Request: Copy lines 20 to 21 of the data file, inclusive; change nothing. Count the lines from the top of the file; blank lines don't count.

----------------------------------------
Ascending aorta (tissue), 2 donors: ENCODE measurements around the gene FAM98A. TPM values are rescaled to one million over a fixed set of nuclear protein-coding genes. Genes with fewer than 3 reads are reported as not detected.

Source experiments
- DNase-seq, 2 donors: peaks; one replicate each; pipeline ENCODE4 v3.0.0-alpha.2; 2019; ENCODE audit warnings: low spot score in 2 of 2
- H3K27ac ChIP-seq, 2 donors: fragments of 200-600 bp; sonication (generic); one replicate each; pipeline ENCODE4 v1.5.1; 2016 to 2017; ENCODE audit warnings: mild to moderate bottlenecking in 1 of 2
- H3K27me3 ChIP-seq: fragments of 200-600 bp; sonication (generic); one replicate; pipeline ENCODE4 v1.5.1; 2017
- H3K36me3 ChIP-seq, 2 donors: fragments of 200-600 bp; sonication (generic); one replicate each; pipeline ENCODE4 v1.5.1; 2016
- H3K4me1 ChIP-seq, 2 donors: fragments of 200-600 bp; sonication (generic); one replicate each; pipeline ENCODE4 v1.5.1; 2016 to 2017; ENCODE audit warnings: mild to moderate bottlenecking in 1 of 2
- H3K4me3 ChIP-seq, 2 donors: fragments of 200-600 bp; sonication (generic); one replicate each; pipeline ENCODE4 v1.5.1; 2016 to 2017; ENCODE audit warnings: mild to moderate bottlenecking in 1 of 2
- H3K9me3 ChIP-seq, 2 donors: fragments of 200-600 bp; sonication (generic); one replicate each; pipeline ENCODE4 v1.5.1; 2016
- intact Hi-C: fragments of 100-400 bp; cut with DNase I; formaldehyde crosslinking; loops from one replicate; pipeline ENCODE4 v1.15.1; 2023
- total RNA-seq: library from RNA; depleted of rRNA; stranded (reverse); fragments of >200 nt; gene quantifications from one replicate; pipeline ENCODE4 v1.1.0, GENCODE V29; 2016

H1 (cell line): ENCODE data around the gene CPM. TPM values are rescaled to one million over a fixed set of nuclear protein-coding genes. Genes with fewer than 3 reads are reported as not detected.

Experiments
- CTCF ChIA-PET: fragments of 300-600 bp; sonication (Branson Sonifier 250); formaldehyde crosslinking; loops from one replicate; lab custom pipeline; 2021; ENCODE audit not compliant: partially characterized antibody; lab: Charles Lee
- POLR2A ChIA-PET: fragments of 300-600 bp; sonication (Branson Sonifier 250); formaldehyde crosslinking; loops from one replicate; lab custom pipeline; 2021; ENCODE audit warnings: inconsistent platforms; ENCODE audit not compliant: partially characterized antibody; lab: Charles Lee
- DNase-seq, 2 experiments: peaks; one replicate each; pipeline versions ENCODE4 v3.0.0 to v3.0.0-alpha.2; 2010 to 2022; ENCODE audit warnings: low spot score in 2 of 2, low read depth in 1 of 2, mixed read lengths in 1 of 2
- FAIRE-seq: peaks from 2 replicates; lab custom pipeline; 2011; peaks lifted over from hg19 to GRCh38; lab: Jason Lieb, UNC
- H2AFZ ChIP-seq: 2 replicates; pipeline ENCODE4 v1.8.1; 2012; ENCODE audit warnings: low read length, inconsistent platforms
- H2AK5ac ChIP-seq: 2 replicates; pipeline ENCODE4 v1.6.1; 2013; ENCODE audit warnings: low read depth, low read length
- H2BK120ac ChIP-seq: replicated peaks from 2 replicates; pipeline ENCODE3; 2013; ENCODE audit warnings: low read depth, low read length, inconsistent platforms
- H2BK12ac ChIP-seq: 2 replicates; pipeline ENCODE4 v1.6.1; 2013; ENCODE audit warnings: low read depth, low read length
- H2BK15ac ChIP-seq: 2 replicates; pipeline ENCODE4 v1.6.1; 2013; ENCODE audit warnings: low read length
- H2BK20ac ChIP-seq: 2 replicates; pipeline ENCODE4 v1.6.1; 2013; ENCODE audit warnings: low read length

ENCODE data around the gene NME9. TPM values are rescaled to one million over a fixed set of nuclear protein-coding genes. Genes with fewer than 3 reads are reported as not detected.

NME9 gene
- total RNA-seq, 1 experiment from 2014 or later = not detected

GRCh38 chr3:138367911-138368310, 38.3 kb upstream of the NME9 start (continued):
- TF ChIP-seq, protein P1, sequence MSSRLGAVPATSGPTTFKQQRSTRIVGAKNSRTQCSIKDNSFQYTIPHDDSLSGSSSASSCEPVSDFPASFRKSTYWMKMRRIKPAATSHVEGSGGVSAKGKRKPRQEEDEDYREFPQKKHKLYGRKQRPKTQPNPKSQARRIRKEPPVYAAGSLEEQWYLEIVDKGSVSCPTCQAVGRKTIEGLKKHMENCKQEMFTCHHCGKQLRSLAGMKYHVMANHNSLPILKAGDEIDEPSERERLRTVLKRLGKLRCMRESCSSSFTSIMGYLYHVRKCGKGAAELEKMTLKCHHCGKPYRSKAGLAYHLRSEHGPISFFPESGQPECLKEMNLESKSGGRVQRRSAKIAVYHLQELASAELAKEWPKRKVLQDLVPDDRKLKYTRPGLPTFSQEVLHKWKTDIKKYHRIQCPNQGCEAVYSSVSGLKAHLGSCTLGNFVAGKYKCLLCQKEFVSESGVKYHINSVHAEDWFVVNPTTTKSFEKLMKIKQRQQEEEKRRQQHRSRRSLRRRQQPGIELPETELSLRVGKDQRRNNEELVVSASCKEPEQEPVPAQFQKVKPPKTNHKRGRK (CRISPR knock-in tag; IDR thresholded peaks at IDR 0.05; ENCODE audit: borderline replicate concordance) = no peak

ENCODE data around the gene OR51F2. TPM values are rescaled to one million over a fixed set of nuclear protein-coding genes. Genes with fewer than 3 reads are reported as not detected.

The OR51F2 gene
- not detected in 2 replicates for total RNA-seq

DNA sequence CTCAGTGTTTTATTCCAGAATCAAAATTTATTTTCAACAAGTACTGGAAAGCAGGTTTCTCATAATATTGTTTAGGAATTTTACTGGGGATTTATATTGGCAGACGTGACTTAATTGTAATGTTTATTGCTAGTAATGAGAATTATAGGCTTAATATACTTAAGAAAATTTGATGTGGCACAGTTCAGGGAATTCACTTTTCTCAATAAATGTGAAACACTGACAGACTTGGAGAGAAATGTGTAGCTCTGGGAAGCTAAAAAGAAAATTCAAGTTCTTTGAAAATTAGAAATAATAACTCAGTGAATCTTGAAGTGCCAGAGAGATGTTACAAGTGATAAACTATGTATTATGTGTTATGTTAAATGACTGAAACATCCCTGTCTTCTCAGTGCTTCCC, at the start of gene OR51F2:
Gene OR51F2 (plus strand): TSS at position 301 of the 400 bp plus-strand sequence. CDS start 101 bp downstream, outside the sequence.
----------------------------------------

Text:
- H2BK120ac ChIP-seq: replicated peaks from 2 replicates; pipeline ENCODE3; 2013; ENCODE audit warnings: low read depth, low read length, inconsistent platforms
- H2BK12ac ChIP-seq: 2 replicates; pipeline ENCODE4 v1.6.1; 2013; ENCODE audit warnings: low read depth, low read length